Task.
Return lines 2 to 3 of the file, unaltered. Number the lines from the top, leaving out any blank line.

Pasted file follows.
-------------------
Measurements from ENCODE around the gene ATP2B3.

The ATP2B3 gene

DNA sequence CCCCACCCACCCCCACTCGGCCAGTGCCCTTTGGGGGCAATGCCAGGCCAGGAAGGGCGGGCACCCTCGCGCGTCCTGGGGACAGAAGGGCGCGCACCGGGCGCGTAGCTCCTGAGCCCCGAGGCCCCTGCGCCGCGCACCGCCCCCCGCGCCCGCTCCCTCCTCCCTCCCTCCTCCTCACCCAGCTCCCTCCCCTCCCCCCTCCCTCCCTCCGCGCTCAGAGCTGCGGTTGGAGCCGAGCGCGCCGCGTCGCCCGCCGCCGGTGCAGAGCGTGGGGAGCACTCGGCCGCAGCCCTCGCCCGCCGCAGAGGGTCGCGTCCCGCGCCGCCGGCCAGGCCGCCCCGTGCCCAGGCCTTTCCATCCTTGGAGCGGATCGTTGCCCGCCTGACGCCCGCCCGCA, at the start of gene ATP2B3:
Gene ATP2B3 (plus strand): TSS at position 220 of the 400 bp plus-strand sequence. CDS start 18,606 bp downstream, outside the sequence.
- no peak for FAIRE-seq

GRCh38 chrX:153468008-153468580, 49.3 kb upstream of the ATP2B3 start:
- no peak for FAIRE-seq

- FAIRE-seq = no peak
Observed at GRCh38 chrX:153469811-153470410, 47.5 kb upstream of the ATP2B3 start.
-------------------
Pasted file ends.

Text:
The ATP2B3 gene

DNA sequence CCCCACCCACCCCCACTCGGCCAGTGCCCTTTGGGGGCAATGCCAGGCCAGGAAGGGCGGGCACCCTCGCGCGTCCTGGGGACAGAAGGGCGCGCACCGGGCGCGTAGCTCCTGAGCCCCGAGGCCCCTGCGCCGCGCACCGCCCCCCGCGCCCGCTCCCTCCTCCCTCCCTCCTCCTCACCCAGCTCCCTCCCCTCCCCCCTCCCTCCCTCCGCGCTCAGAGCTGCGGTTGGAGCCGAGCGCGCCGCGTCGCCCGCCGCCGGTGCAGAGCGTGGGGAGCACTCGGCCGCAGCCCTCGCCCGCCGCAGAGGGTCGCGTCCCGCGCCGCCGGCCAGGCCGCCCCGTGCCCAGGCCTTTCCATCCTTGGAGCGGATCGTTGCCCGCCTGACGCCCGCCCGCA, at the start of gene ATP2B3: